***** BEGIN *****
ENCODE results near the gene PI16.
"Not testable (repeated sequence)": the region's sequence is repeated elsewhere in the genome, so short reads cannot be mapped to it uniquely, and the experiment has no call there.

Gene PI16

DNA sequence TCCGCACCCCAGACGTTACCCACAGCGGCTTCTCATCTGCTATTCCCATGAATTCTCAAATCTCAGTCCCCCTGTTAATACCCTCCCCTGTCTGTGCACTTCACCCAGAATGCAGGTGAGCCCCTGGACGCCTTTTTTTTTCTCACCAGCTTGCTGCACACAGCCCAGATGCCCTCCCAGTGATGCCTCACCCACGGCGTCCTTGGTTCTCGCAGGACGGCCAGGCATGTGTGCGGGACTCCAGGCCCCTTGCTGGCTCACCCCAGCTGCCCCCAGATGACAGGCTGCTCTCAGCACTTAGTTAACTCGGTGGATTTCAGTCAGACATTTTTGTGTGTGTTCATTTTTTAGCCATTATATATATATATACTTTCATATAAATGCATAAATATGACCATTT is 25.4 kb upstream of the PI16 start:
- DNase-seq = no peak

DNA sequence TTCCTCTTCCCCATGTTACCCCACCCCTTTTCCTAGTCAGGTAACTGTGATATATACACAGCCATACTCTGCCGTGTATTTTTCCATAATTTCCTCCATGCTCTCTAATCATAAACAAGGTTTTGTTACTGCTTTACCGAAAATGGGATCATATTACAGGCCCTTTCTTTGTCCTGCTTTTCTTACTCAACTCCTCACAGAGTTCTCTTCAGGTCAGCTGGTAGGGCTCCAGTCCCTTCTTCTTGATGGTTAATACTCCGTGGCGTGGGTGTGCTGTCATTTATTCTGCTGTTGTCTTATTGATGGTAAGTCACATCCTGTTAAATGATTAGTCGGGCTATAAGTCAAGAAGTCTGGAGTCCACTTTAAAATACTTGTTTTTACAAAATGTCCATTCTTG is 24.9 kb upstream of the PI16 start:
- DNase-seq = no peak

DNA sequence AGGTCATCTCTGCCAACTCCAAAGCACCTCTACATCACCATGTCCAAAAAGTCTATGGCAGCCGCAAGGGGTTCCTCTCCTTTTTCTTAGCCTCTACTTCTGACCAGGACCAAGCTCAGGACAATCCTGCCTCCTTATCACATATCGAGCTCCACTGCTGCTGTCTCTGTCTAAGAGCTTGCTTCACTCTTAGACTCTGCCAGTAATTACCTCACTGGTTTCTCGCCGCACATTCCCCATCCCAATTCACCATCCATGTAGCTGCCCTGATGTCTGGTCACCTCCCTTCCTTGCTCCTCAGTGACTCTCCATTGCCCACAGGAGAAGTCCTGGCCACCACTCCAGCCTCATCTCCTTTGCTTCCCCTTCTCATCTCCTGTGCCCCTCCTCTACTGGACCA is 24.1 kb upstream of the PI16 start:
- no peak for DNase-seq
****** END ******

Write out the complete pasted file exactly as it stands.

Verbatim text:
ENCODE results near the gene PI16.
"Not testable (repeated sequence)": the region's sequence is repeated elsewhere in the genome, so short reads cannot be mapped to it uniquely, and the experiment has no call there.

Gene PI16

DNA sequence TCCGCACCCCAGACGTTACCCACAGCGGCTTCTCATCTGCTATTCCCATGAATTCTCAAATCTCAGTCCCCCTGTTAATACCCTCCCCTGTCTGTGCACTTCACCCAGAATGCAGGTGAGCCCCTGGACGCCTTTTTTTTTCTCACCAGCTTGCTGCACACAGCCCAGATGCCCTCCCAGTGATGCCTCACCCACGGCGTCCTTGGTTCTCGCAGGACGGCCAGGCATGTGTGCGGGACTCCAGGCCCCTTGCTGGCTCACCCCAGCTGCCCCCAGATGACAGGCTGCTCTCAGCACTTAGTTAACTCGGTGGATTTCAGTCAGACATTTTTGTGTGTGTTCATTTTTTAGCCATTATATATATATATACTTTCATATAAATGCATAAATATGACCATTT is 25.4 kb upstream of the PI16 start:
- DNase-seq = no peak

DNA sequence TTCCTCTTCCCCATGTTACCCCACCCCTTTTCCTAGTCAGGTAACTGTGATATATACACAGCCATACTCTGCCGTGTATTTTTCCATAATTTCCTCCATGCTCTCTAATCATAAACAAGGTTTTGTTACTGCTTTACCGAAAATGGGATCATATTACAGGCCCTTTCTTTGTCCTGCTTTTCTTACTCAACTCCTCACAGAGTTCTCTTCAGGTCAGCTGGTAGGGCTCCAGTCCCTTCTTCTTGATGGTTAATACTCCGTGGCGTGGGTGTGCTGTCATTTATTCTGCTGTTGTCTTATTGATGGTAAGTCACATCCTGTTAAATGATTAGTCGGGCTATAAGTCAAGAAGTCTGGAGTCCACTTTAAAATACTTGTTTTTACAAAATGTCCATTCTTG is 24.9 kb upstream of the PI16 start:
- DNase-seq = no peak

DNA sequence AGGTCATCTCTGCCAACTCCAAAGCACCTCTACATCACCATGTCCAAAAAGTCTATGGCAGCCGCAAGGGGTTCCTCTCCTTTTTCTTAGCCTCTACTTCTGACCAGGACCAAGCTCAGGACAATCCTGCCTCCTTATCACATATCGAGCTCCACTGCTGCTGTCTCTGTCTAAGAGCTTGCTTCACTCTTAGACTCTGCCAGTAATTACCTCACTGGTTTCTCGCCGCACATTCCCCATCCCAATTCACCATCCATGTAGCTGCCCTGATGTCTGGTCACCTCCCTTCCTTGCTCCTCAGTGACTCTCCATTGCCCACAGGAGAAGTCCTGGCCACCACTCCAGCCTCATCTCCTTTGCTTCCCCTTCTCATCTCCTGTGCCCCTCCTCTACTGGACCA is 24.1 kb upstream of the PI16 start:
- no peak for DNase-seq